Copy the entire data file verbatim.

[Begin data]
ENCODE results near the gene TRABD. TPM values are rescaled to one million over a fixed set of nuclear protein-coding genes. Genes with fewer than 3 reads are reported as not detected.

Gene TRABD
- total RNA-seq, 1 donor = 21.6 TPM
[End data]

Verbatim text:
ENCODE results near the gene TRABD. TPM values are rescaled to one million over a fixed set of nuclear protein-coding genes. Genes with fewer than 3 reads are reported as not detected.

Gene TRABD
- total RNA-seq, 1 donor = 21.6 TPM